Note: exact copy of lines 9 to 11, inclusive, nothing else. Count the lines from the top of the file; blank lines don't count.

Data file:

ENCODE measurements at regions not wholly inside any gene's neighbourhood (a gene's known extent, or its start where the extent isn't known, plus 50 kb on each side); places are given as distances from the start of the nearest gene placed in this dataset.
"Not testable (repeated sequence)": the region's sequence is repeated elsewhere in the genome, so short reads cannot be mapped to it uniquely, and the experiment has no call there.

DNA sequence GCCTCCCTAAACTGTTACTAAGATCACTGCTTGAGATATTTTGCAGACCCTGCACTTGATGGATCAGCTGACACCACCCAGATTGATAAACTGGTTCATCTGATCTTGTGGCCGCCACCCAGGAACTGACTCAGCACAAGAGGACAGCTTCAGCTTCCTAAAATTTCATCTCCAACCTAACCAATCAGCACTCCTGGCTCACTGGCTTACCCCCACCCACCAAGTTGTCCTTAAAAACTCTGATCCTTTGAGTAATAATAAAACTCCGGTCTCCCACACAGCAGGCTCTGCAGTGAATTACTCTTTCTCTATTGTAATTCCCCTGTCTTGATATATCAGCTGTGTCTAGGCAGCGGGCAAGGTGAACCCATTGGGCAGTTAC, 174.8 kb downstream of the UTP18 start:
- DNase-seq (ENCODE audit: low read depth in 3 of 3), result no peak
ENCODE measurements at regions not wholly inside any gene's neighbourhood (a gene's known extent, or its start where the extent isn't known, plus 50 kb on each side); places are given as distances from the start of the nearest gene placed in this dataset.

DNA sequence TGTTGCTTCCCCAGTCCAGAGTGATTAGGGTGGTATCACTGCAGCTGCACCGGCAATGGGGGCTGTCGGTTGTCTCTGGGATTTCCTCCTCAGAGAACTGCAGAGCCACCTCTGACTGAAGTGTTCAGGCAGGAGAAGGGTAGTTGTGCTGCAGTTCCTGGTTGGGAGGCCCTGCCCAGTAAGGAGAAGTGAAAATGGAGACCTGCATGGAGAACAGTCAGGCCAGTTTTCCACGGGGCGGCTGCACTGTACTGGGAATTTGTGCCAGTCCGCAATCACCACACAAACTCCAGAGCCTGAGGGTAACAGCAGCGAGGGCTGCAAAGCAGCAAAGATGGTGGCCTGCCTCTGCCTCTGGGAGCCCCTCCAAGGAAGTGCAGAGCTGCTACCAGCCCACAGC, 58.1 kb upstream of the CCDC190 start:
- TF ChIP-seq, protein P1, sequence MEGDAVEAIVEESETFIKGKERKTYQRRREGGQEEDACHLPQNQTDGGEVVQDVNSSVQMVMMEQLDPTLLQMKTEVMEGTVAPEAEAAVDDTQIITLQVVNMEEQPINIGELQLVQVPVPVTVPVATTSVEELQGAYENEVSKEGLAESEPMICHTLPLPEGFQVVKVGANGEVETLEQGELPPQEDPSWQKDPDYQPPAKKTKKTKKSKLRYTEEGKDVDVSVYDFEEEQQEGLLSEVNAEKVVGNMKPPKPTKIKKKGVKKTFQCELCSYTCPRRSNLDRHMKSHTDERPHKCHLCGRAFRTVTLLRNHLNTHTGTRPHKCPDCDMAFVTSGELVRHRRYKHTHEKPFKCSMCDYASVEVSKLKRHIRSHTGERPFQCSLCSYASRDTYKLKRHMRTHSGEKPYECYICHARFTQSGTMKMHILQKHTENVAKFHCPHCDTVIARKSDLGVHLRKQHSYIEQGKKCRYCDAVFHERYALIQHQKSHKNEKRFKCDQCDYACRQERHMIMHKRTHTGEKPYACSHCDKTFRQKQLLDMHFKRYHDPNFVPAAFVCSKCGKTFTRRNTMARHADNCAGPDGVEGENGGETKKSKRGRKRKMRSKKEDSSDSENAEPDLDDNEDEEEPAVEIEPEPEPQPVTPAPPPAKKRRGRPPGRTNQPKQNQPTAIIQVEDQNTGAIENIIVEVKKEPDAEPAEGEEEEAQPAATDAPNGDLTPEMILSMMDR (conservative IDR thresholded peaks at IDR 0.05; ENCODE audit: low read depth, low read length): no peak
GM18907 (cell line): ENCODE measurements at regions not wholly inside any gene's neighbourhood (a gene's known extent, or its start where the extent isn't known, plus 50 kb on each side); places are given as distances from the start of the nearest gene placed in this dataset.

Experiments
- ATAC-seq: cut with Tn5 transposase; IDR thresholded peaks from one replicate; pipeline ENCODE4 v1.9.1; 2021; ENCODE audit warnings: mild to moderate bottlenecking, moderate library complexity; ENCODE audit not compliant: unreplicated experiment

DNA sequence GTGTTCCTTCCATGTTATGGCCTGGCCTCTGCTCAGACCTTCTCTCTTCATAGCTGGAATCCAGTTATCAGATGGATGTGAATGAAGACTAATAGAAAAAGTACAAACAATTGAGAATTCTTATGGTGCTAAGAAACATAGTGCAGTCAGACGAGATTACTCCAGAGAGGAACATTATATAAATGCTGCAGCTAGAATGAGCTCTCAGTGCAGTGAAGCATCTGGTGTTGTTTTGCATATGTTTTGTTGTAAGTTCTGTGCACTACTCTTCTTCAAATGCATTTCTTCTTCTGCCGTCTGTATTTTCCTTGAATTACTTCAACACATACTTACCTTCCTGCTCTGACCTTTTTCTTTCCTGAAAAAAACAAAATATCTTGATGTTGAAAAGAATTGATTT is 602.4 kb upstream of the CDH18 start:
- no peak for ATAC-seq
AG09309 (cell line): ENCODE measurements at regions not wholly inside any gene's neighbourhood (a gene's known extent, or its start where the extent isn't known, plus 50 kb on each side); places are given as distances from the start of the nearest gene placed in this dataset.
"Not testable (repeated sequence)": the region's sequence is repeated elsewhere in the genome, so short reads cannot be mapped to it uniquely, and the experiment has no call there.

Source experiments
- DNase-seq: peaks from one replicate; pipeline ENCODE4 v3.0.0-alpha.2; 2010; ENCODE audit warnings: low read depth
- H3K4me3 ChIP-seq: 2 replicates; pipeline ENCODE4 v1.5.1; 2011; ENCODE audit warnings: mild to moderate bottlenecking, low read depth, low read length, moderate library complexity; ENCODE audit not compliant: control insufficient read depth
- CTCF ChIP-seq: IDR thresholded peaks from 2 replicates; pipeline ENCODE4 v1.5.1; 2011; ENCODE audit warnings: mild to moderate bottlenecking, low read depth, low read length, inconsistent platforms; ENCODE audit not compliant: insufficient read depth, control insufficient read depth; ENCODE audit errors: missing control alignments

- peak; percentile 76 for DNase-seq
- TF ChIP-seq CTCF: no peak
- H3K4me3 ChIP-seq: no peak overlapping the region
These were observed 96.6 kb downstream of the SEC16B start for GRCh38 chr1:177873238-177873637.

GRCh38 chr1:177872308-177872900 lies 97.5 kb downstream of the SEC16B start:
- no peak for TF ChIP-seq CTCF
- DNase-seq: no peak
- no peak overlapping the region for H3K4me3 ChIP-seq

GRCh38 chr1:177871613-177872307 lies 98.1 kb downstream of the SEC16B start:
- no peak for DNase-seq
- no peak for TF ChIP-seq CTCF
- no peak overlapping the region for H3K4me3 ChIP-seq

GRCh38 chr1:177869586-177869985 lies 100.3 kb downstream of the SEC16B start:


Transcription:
Experiments
- ATAC-seq: cut with Tn5 transposase; IDR thresholded peaks from one replicate; pipeline ENCODE4 v1.9.1; 2021; ENCODE audit warnings: mild to moderate bottlenecking, moderate library complexity; ENCODE audit not compliant: unreplicated experiment

DNA sequence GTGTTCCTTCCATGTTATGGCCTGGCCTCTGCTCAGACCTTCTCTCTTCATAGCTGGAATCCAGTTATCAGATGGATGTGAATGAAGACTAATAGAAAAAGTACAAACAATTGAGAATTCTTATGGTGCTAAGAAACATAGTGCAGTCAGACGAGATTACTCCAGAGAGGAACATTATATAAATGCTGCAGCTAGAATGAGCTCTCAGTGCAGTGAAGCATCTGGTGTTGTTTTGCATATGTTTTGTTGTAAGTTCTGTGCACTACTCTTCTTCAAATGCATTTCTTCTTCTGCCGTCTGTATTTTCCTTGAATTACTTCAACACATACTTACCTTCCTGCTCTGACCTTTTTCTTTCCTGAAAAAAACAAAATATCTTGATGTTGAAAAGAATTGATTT is 602.4 kb upstream of the CDH18 start: